This year marked my seventh field day at this school, not counting the years when I volunteered on two separate days because I had a child in both the younger and older grades. I arrived early, hoping I might have a greater opportunity to choose which activity I would lead—hopefully nothing with complicated rules, or whining children, or the need to take off shoes.
Then a miracle occurred. The school counselor responsible for checking ids, clearing background checks, and assigning tasks looked at me and asked, “Would you like to hand out Popsicles?”
I was so stunned I could hardly speak. At first I only nodded, the glorious sensation spreading through me like glitter spilling across the craft table and cascading onto the floor. “Yes,” I managed to whisper at last. “Yes, I can do that.”
The only problem with Popsicles is that they melt, and so there is a narrow window for frozen treat distribution. Because of this, the children have to line up more or less all at once. Some might call it a stampede.
But we had a good system. The lucky mom assigned to popcorn duty (a parent of sixth grade twins who had certainly paid her dues over the years) was set up next to me. We suspended popcorn operations during the popsicle window so one of us could hand out the treats while the other marked off the Popsicle spot on each activity passport. We also cleverly convinced an unwitting student teacher to stand over the trashcan and help kids open their treats.
And then it was over.
There was no arguing. The kids were all happy to get a yummy frozen treat. I didn’t have to hold anyone’s water bottle, chase any playground balls, or frantically search for a wayward, wet sock.
Afterwards I helped the popcorn mom with her distributions and we chatted about how much we have loved our grade school with its dedicated teachers, talented administrators, and great support staff. Neither of us will miss Field Day.
After he was finished handing out treats to a sunny California crowd all those years ago, Frank Epperson filed a patent for his Popsicle in 1924. Soon, Frank’s accidental frozen concoction was one of the most highly sought treats on Coney Island and at Field Day, where after seven long years, this PTA mom finally caught a break.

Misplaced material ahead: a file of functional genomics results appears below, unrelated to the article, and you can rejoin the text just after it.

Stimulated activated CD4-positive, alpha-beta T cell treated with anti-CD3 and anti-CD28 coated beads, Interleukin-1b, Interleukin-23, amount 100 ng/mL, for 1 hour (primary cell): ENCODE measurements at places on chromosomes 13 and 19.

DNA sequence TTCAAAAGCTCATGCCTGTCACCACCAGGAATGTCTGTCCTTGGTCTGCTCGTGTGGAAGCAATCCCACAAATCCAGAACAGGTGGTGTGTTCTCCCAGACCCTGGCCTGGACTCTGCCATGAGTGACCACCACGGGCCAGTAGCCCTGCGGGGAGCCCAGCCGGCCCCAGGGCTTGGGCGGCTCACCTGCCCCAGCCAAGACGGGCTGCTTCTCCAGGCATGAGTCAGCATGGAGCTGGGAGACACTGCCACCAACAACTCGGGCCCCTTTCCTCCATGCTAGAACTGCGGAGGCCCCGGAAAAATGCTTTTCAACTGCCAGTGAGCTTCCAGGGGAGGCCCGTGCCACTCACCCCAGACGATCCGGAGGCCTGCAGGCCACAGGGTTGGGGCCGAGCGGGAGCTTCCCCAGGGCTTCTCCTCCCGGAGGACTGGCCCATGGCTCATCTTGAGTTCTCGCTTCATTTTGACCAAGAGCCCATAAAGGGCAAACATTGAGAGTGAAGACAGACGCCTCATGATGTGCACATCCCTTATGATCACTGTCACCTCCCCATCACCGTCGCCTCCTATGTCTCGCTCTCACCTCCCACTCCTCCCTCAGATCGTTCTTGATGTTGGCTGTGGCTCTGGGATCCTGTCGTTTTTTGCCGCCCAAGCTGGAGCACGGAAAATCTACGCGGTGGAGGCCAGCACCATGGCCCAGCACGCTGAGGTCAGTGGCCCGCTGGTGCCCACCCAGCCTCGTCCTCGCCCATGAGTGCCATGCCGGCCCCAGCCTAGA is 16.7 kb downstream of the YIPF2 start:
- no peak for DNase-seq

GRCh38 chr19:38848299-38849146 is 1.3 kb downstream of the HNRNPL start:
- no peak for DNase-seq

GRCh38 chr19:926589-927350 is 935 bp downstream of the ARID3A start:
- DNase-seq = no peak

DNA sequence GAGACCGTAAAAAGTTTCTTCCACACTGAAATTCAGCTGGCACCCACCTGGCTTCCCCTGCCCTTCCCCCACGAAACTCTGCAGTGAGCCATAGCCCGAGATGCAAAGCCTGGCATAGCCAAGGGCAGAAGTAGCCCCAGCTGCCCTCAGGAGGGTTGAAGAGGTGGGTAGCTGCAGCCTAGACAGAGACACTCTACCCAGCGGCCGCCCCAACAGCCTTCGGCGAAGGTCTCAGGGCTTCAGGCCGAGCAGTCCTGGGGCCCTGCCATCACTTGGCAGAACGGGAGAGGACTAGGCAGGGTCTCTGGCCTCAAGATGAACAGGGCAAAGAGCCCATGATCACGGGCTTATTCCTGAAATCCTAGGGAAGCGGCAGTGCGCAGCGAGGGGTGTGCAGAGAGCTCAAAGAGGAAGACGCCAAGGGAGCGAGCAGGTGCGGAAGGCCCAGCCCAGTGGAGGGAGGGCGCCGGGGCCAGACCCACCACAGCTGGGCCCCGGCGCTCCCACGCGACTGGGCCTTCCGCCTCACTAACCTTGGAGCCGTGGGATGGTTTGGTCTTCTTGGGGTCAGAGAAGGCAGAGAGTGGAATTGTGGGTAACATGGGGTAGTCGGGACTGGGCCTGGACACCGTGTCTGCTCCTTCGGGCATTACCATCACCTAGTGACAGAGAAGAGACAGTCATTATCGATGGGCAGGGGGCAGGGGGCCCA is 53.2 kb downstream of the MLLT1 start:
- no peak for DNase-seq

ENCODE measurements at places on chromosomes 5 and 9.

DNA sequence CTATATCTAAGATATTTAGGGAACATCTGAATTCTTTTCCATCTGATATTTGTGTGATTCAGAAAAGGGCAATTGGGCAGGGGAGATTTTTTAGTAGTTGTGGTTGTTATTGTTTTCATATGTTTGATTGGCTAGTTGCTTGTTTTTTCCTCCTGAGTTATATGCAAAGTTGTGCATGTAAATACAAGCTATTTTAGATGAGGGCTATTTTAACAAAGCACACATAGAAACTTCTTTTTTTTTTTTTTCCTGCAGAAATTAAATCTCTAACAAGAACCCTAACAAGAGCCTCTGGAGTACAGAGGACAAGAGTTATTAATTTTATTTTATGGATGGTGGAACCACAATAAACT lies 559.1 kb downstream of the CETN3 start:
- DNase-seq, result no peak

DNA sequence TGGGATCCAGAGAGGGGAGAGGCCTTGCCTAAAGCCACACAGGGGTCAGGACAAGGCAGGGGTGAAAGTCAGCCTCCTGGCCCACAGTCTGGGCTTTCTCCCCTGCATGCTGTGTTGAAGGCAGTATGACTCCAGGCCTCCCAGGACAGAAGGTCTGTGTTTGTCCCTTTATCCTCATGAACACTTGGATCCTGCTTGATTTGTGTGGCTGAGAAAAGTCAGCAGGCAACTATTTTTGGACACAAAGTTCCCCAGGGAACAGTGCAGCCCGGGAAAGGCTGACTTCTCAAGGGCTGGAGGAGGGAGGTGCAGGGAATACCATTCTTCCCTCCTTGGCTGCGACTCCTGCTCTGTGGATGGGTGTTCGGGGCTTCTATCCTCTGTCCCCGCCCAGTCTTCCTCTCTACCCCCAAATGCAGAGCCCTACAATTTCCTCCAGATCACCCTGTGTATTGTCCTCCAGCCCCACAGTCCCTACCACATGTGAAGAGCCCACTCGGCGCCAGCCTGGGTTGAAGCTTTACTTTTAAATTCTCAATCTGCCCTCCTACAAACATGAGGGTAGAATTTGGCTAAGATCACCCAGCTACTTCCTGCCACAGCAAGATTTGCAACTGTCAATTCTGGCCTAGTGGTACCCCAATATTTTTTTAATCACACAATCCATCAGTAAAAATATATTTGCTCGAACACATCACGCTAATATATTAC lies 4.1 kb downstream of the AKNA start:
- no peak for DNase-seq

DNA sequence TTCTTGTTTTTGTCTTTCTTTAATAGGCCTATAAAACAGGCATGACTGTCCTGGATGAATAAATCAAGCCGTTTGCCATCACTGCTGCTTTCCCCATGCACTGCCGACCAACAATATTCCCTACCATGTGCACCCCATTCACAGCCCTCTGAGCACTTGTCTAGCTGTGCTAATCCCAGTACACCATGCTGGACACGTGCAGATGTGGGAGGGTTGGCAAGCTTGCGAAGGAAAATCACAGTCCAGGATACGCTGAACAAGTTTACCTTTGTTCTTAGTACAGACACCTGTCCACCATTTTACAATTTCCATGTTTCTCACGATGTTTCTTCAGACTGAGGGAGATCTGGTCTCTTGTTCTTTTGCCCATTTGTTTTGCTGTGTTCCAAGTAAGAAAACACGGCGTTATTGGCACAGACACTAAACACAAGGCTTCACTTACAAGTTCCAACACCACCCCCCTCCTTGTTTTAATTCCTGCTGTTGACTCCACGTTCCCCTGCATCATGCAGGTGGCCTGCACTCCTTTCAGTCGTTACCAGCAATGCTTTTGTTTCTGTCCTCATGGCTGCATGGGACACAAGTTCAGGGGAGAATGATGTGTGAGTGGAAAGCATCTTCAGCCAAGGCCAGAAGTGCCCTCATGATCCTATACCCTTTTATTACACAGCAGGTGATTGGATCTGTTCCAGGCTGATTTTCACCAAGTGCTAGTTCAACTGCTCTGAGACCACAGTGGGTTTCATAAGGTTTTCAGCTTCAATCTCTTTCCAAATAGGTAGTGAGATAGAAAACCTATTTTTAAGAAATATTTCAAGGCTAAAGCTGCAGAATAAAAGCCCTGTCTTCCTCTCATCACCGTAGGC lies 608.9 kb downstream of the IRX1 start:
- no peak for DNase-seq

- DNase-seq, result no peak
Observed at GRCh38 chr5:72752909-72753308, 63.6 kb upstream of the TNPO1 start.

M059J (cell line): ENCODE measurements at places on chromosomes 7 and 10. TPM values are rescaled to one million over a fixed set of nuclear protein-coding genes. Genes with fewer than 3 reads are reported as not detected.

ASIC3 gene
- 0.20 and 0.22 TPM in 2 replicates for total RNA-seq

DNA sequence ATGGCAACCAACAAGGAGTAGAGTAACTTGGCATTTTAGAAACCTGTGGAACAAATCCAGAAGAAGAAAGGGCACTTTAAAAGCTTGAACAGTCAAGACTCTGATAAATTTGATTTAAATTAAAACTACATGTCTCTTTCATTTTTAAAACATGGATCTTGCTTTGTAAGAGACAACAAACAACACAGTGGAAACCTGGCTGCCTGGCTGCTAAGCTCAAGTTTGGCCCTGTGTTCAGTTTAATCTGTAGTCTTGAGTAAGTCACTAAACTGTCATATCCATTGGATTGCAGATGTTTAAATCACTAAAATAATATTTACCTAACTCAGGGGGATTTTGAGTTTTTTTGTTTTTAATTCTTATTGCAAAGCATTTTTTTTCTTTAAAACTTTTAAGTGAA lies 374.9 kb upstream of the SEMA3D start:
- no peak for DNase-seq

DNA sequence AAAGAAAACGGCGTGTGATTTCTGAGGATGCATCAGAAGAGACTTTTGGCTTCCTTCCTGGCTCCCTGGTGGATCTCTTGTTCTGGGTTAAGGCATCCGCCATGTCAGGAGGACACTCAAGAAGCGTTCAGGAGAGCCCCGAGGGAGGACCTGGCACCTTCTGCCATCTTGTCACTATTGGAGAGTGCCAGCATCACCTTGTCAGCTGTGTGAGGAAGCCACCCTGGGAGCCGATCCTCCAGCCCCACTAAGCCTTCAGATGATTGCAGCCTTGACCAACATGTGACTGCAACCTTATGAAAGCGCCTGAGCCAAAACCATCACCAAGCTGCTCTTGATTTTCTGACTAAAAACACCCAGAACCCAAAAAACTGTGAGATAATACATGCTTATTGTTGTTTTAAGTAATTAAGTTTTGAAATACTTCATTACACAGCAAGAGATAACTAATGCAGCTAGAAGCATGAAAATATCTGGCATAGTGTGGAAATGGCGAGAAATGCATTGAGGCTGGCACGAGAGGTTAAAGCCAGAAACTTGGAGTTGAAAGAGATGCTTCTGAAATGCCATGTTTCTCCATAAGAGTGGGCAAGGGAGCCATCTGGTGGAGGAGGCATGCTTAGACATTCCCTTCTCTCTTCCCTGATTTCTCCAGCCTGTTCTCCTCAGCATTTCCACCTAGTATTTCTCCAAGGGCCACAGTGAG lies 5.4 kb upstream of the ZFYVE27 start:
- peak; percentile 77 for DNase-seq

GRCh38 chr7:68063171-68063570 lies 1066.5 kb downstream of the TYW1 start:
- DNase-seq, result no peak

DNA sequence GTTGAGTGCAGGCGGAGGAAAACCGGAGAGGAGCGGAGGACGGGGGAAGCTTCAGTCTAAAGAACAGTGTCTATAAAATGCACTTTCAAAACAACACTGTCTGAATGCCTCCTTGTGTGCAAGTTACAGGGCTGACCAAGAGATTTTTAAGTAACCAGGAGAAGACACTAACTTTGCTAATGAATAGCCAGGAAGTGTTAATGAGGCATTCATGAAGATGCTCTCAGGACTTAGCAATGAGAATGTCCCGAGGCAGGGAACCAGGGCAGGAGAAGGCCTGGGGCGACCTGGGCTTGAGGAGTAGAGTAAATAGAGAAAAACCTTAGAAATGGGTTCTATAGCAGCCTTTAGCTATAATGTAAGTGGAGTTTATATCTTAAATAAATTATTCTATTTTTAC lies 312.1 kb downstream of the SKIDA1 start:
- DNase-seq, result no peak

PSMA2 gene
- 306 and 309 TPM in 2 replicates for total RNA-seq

Nearly four thousand years ago, someone living in what is modern-day Iraq etched into a clay tablet, instructions for making beer. Part recipe and part hymn to the Sumerian goddess of beer, the etching is the oldest written recipe so far discovered. And the one thing we can know for sure is that people have been making beer even longer than that.
Though the precise beginning of beer has proven tricky to pinpoint, researchers have found evidence of it from as far back as ten thousand years ago, around the time the human lifestyle began to shift from hunting and gathering to farming and domesticating.
In the late 1980s, University of Pennsylvania anthropologist Dr. Solomon Katz first suggested that the accidental discovery of beer might have even been the driving force behind that shift. Basically, he theorized that when humans left wild wheat and barley outside the cave to get wet, the resulting dark liquid, when mixed with natural yeast in the air, made early man overly confident and inclined to watch football.
Dr. Katz explained that it could have been a desire to find a stable production method for beer that drove humans to plant some seeds and stay a while, beginning the long tradition of plopping onto a barstool and drinking oneself stupid.
One observation that supports the theory is that in some of sites of the earliest Neolithic villages, researchers find plenty of evidence for the presence of grain, but very little for the cooking of it, indicating that beer may have predated bread as a grain-derived food source. Also, astute anthropologist that he is, Dr. Katz has pointed out that cultures all over the world have long gone to great efforts to obtain and produce mind-altering substances. In other words, people like beer, and probably always have.
Personally, I’m not a big fan. I might drink a beer from time to time when a social occasion calls for it, but I have never particularly enjoyed the taste and would almost always prefer a glass of wine or, more often, a Coke.